Maryland Comptroller Peter Franchot said his office will take “swift action” to implement the recommendations that were included in a state task force report on vaping.
Speaking at the Board of Public Works meeting in Annapolis on Wednesday, Franchot said that while legislators consider bills that would deal with vaping, his office would take regulatory action where possible.
Among the actions Franchot said he will take: requiring retailers that sell tobacco products and vaping devices to have ID scanners.
“Most of the stores now, the kids have to show an ID, but you don’t have to prove that it’s a legitimate ID. That’s only proven if you put it into an ID machine,” he said, referring to the scanners designed to verify IDs when they are presented.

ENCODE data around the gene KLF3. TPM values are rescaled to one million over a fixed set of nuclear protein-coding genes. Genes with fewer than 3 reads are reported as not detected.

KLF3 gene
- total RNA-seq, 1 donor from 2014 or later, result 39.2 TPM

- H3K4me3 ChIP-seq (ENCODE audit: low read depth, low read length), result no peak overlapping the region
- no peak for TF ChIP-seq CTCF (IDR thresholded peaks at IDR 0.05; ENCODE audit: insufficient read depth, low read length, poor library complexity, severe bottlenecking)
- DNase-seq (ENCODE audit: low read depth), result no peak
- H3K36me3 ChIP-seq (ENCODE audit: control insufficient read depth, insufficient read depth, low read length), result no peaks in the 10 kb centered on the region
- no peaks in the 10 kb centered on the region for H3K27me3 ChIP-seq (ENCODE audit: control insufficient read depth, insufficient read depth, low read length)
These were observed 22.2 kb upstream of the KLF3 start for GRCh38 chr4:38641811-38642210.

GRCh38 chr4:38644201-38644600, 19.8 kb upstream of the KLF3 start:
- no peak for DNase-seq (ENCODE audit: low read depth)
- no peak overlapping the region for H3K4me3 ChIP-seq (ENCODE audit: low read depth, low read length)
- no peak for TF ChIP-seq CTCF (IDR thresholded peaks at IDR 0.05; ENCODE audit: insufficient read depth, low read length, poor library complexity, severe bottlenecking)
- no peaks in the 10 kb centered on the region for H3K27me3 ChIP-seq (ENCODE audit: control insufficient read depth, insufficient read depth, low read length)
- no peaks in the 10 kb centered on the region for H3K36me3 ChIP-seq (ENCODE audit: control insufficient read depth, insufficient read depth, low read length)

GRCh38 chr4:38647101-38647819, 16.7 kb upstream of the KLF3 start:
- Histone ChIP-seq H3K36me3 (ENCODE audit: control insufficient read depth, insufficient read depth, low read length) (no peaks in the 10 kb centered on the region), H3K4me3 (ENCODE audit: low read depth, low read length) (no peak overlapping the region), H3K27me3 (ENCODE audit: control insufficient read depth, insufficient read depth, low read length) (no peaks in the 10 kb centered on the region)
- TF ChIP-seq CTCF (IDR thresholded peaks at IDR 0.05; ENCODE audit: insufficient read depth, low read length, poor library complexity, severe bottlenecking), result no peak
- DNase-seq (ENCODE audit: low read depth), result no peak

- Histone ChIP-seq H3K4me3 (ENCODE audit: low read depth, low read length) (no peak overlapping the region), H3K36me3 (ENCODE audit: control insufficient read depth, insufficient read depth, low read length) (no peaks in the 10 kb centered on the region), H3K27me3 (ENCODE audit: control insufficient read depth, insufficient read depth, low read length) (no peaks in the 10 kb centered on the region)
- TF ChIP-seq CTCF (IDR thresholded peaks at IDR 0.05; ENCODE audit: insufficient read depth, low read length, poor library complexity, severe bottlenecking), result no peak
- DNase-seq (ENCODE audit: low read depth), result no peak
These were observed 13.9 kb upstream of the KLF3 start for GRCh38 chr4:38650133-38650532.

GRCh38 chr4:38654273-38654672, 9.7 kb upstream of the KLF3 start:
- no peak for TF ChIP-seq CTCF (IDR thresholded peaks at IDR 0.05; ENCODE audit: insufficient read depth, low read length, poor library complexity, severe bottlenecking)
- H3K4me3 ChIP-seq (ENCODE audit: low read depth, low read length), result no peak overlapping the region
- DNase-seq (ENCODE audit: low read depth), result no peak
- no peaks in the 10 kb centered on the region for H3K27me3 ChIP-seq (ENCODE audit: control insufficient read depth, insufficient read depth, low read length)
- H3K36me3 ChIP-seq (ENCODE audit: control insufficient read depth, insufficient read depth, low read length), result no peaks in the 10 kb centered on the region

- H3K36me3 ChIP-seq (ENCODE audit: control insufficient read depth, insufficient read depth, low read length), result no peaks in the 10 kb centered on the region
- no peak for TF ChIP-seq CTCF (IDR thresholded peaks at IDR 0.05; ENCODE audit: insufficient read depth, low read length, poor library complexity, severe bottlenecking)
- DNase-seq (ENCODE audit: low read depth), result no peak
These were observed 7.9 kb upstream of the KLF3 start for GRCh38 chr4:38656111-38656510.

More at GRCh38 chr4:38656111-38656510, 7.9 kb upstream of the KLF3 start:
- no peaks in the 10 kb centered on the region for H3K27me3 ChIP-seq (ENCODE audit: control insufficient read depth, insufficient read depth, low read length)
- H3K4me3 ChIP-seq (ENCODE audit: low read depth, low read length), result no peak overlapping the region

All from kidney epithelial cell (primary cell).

But Franchot wants to make sure that the scanners can be used “without the possibility of a machine override,” so clerks can’t override a scan to complete a sale.
Franchot does not mean to imply that retailers do not want to comply with restrictions on point-of-sale transactions.
“They want to do the right thing,” Franchot said, but making sure that IDs are verified should be a priority and barring overrides could prevent “human error.”
Retailers use ID scanners in a variety of transactions whenever restricted items are sold, such as certain cold medicines, tobacco and alcohol.
In Montgomery County, the Office of Alcohol Beverage Services has used ID scanners in its retail stores for a decade. Clerks get training specific to their use.